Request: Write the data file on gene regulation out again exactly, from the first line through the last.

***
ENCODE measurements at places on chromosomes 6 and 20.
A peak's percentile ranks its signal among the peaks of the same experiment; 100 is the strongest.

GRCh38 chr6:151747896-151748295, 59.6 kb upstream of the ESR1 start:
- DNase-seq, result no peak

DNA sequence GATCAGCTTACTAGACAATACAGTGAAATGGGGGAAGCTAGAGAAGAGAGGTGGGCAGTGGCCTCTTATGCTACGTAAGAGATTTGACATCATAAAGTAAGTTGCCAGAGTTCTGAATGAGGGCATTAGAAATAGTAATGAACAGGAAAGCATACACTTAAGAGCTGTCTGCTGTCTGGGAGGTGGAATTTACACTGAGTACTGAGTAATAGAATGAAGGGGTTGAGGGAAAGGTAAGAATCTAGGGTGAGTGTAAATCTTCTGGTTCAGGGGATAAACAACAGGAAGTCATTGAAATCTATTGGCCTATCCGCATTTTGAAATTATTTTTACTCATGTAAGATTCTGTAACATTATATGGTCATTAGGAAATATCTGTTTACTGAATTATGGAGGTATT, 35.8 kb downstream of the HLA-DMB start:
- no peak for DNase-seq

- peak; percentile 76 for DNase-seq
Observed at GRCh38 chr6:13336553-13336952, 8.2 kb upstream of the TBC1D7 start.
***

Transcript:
ENCODE measurements at places on chromosomes 6 and 20.
A peak's percentile ranks its signal among the peaks of the same experiment; 100 is the strongest.

GRCh38 chr6:151747896-151748295, 59.6 kb upstream of the ESR1 start:
- DNase-seq, result no peak

DNA sequence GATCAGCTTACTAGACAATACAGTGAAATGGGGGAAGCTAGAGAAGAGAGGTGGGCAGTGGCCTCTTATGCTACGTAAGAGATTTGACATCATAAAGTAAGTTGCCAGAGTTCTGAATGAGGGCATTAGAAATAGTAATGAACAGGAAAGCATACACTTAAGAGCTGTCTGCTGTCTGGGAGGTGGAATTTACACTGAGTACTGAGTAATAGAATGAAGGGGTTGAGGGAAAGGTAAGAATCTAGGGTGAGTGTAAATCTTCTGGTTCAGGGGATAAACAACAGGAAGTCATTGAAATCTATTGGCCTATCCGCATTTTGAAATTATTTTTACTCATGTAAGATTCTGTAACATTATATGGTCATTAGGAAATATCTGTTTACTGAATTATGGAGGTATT, 35.8 kb downstream of the HLA-DMB start:
- no peak for DNase-seq

- peak; percentile 76 for DNase-seq
Observed at GRCh38 chr6:13336553-13336952, 8.2 kb upstream of the TBC1D7 start.